Gnaeus Pompeius Magnus, was born in September 106BC. Like his father, he was a supporter of Sulla in his civil war against Marius. Inheriting his father’s command and legions, he was victorious over the Marian forces in Africa and Scilly. Proclaimed Imperator by his legions, he was granted the title Magnus, or "the Great". Subsequent victories, first Hispania and then in the East, which concluded the Third Mithridatic War, won him a further two triumphs. On his return to Rome, to secure land for his veterans, Pompey entered into the First Triumvirate with Caesar and Crassus. With his political position secured he granted himself, as consul alongside Crassus, command of Hispania. The collapse of Triumvirate, and Caesar’s subsequent crossing of the Rubicon in 49BC, sparked another civil war, pitting the two great generals against each other. Defeated at the Battle of Pharsalus in 48BC, Pompey fled to Egypt and the court of the young Ptolemy XIII, where he was betrayed and assassinated by the king’s councillors. Upon his arrival in Egypt Caesar took bloody revenge upon the assassins, indicating that he intended to pardon his old ally following his appointment as dictator.
Quintus Tullius Cicero was the younger brother of the famed statesman Marcus Tullius Cicero. He served under Caesar as a trusted legate in his Gallic campaigns, notably accompanying the Proconsul on his second expedition to Britannia. Gaining much praise and support from Caesar for his inspirational military leadership, on more than one occasion, Cicero’s command turned almost certain Roman defeats into victory. The loyalty engendered between Caesar and Cicero may go some way to explaining the pardon he received after supporting Pompei during Caesar’s civil war. An honest governor who did not take bribes, Cicero was, however, also known for his emotional impulsiveness and occasional, but worrying cruelty. The Romans of the first century BC - firm believers in their own brand of stoicism - looked down on these harsh outbursts, particularly his treatment towards captives and any who dared to disobey, as he favoured old-fashioned, brutal punishments. Ultimately, Cicero’s loyalty and skill preserved him following Caesar's victory, but his good fortune left him during the Second Triumvirate, when he found himself proscribed as an enemy of the state and was killed in 43BC.
Gaius Scribonius Curio was the son of the Roman statesman and orator of the same name. He was a contemporary of Pompey, Caesar and Cicero, and a respected orator in his own right. He is particularly noteworthy for constructing Rome’s first amphitheatre. Elected as a tribune in 50BC, Curio became a supporter of Caesar just as Pompei demanded Caesar give up his command. Cicero was one of the last senators to try and broker peace between the two statesmen. Despite his efforts, the two did not come to terms, and Curio was forced to flee Rome and join Caesar. In return for his support, Caesar paid off Curio’s debts. This led to the belief (as stated by Tacitus) that Caesar bribed him for his oratory skill. In the Civil War, Curio was made praetor, emerging victorious against the armies of Pompei. Eventually, he was sent to Africa to quell pro-Pompey sentiment, where he was killed during the 2nd Battle of Bagradas River.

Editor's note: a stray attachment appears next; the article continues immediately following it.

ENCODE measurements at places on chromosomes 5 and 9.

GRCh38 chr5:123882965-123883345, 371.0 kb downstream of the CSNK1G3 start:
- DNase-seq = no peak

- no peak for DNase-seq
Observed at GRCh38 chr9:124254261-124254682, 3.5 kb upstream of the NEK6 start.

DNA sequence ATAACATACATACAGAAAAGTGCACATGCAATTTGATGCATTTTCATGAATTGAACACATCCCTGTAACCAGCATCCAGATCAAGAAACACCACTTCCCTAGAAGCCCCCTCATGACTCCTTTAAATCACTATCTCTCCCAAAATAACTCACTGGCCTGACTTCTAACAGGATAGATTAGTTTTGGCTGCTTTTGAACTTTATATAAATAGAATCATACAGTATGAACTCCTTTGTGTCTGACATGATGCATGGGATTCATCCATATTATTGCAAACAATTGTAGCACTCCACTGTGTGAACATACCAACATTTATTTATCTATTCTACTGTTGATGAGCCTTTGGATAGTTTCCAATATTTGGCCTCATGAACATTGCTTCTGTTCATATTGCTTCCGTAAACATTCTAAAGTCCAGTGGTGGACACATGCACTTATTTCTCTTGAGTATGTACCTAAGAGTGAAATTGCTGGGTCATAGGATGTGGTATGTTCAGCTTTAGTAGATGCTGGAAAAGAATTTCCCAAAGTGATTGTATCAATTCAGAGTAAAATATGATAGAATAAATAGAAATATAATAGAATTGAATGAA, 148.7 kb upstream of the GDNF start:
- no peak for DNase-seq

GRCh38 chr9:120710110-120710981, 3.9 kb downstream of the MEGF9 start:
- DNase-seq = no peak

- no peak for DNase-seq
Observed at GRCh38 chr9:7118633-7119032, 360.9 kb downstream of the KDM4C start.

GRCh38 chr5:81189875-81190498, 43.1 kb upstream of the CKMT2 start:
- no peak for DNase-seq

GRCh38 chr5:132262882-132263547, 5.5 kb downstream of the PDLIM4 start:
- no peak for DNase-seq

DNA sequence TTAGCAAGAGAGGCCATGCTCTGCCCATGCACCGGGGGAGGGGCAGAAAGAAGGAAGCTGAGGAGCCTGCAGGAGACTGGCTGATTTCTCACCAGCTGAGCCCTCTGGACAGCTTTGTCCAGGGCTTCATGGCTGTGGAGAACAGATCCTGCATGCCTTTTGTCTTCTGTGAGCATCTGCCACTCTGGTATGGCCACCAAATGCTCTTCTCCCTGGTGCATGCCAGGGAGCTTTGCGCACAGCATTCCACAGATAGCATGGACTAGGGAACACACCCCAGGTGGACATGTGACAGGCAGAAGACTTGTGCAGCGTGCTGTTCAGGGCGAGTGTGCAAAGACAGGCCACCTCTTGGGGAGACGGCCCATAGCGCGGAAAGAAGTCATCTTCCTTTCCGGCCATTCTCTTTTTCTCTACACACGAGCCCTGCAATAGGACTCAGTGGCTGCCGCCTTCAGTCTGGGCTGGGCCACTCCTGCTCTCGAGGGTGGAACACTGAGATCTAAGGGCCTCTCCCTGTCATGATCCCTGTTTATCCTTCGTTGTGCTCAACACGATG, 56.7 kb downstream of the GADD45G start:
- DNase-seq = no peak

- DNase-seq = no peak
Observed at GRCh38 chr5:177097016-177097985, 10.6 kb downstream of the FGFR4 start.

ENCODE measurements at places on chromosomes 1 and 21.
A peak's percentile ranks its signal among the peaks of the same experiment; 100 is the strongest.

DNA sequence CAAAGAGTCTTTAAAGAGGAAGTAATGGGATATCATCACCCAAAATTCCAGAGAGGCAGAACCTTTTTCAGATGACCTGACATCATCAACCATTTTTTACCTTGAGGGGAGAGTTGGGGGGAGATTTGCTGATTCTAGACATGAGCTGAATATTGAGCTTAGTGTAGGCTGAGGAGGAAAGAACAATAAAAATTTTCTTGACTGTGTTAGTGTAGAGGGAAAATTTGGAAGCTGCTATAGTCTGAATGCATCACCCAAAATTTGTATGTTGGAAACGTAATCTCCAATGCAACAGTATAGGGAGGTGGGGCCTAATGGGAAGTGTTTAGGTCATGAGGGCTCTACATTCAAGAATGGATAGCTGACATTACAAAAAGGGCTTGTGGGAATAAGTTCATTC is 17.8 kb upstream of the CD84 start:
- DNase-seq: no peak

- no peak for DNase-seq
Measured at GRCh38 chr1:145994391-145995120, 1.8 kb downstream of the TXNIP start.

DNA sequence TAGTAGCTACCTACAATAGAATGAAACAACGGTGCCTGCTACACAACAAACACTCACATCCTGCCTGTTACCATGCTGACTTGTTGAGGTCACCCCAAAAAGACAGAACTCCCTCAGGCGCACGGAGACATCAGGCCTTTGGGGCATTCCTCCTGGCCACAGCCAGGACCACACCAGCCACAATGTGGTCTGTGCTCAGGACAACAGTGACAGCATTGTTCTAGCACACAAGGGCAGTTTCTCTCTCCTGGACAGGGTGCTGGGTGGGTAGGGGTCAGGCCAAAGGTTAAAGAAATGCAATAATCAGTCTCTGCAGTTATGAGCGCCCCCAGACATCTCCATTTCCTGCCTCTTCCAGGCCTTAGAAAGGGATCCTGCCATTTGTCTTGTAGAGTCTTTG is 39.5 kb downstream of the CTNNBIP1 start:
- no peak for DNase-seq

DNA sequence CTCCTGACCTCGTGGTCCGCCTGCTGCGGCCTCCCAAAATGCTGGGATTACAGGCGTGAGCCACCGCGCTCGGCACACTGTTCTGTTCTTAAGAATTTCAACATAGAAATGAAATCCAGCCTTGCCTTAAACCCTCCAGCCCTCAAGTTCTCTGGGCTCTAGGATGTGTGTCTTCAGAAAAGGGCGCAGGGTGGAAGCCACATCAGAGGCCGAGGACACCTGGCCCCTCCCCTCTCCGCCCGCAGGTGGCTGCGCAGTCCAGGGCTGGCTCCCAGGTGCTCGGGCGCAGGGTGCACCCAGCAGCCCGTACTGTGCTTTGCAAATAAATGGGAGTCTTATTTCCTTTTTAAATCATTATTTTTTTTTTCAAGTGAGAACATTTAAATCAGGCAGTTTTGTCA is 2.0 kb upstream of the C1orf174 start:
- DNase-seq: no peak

Vercingetorix, which roughly translates as "great warrior king", was a chieftain of the Gallic Arverni. Against a backdrop of increasing anti-Roman sentiment in Gaul, he led his tribe and others in rebellion against Caesar’s legions in 52BC. Although initially opposed by the Arverni noble council, who expelled him and his dependents from the capital of Gergovia, he retook the city by force and was proclaimed king. In a later attempt to cut off the Roman legions from their supplies, he conducted a scorched earth policy. Eventually out-manoeuvred by the Romans, the Gallic tribes were forced to retreat to natural strongpoints. It was Vercingetorix’s retreat to the fortified city of Alesia that proved the undoing of his grand rebellion. Trapped by Caesar, who circumvallated the entire city, Vercingetorix and his force were starved into submission. After a Gallic relief force failed to beak in, Vercingetorix surrendered. Taken in chains to Rome, he was held prisoner for five years, before being displayed and then executed at Caesar’s processional triumph in 46BC.
Ariovistus was the leader of the Germanic Suebi, or "our people". Invited by the Arverni and Sequani to aid them in their struggle against the pro-Roman Aedui, Ariovistus led his people across the Rhine, defeating the Aedui at the Battle of Magetobriga in 63 BC. In the aftermath, in exchange for their aid, the Suebi began to settle in Sequani territory. This put considerable pressure on the surrounding tribes, sparking the mass migration of the Helvetii. Rome was equally uncomfortable with the Ariovistus taking root in Gaul, but the Senate recognised him as a ‘King and Friend of the Roman People’, reputedly at Caesar’s behest, in a move to appease him. By 58BC, with the situation worsening, the Aedui and other Gallic tribes petitioned Caesar for aid. Given an ultimatum by Caesar to cease Suebian settlement and warring in Gaul, Ariovistus challenged Caesar to stop him. Conflict was inevitable as their envoys failed to reach agreement. In the battle that followed however, Ariovistus’ tribal force was broken and he and his surviving kin fled back across the Rhine, after which he was never heard from again.
Leader of the ferocious Nervii, a Celto-Germanic tribe that resided in northwest Gaul, Boduognatus led his people against Caesar’s legions in 57BC. A shrewd war-leader, Boduognatus used the advantage of his local knowledge of the terrain to spring an ambush on the Romans at the Battle of Sabis. The attack of the Nervii and their allied client tribes, the Atrebates and Viromandui, took Caesar’s forces by surprise and almost overwhelmed them. However, the 10th legion, under the command of Titus Labienus, turned the tide of battle. Boduognatus, like his warriors, refused to give ground, even in defeat, and was killed, while the strength of the Nervii was decimated. In his Commentaries, Caesar praises their heroic courage, stating that they fought almost to the last man, standing on the bodies of their fallen brothers to fight on.